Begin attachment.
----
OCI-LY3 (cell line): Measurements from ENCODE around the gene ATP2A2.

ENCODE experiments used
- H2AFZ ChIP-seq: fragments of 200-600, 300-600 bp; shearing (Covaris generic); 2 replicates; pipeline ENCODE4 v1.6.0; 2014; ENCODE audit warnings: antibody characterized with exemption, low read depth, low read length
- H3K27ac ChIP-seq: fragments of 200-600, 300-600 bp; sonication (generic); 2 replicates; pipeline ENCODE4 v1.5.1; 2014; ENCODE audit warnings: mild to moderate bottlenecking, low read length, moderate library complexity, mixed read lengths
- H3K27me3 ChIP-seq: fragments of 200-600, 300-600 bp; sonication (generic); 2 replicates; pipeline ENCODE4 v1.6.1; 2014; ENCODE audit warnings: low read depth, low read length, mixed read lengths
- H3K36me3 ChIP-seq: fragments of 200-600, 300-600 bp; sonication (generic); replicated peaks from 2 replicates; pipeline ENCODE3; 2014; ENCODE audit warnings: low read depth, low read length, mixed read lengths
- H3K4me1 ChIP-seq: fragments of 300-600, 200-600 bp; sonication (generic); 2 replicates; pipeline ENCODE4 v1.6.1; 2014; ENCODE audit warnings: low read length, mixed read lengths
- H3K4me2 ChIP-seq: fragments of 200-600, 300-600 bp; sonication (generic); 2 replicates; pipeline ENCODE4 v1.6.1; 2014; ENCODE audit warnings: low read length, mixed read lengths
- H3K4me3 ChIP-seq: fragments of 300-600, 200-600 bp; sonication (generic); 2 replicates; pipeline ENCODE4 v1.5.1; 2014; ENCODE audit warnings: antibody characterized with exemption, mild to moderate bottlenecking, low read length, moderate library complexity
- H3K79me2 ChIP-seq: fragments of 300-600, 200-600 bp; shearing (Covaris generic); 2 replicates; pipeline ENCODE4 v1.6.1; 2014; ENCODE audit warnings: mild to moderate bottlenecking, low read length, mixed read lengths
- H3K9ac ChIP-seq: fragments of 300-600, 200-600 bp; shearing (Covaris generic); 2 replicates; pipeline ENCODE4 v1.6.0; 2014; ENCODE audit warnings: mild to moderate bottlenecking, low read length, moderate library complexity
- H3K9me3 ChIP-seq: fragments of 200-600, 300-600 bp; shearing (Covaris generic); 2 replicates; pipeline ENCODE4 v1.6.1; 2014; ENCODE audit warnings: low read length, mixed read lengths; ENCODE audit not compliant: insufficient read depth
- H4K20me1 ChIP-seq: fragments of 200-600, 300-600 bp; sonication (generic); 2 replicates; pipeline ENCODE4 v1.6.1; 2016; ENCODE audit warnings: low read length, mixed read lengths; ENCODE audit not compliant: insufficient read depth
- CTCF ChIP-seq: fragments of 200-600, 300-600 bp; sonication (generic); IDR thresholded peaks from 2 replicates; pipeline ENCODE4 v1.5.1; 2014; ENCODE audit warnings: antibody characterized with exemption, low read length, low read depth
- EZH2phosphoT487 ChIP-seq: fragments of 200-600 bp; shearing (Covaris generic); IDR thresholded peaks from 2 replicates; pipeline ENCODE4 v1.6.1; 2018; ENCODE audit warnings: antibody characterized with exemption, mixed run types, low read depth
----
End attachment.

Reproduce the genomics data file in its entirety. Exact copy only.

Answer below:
OCI-LY3 (cell line): Measurements from ENCODE around the gene ATP2A2.

ENCODE experiments used
- H2AFZ ChIP-seq: fragments of 200-600, 300-600 bp; shearing (Covaris generic); 2 replicates; pipeline ENCODE4 v1.6.0; 2014; ENCODE audit warnings: antibody characterized with exemption, low read depth, low read length
- H3K27ac ChIP-seq: fragments of 200-600, 300-600 bp; sonication (generic); 2 replicates; pipeline ENCODE4 v1.5.1; 2014; ENCODE audit warnings: mild to moderate bottlenecking, low read length, moderate library complexity, mixed read lengths
- H3K27me3 ChIP-seq: fragments of 200-600, 300-600 bp; sonication (generic); 2 replicates; pipeline ENCODE4 v1.6.1; 2014; ENCODE audit warnings: low read depth, low read length, mixed read lengths
- H3K36me3 ChIP-seq: fragments of 200-600, 300-600 bp; sonication (generic); replicated peaks from 2 replicates; pipeline ENCODE3; 2014; ENCODE audit warnings: low read depth, low read length, mixed read lengths
- H3K4me1 ChIP-seq: fragments of 300-600, 200-600 bp; sonication (generic); 2 replicates; pipeline ENCODE4 v1.6.1; 2014; ENCODE audit warnings: low read length, mixed read lengths
- H3K4me2 ChIP-seq: fragments of 200-600, 300-600 bp; sonication (generic); 2 replicates; pipeline ENCODE4 v1.6.1; 2014; ENCODE audit warnings: low read length, mixed read lengths
- H3K4me3 ChIP-seq: fragments of 300-600, 200-600 bp; sonication (generic); 2 replicates; pipeline ENCODE4 v1.5.1; 2014; ENCODE audit warnings: antibody characterized with exemption, mild to moderate bottlenecking, low read length, moderate library complexity
- H3K79me2 ChIP-seq: fragments of 300-600, 200-600 bp; shearing (Covaris generic); 2 replicates; pipeline ENCODE4 v1.6.1; 2014; ENCODE audit warnings: mild to moderate bottlenecking, low read length, mixed read lengths
- H3K9ac ChIP-seq: fragments of 300-600, 200-600 bp; shearing (Covaris generic); 2 replicates; pipeline ENCODE4 v1.6.0; 2014; ENCODE audit warnings: mild to moderate bottlenecking, low read length, moderate library complexity
- H3K9me3 ChIP-seq: fragments of 200-600, 300-600 bp; shearing (Covaris generic); 2 replicates; pipeline ENCODE4 v1.6.1; 2014; ENCODE audit warnings: low read length, mixed read lengths; ENCODE audit not compliant: insufficient read depth
- H4K20me1 ChIP-seq: fragments of 200-600, 300-600 bp; sonication (generic); 2 replicates; pipeline ENCODE4 v1.6.1; 2016; ENCODE audit warnings: low read length, mixed read lengths; ENCODE audit not compliant: insufficient read depth
- CTCF ChIP-seq: fragments of 200-600, 300-600 bp; sonication (generic); IDR thresholded peaks from 2 replicates; pipeline ENCODE4 v1.5.1; 2014; ENCODE audit warnings: antibody characterized with exemption, low read length, low read depth
- EZH2phosphoT487 ChIP-seq: fragments of 200-600 bp; shearing (Covaris generic); IDR thresholded peaks from 2 replicates; pipeline ENCODE4 v1.6.1; 2018; ENCODE audit warnings: antibody characterized with exemption, mixed run types, low read depth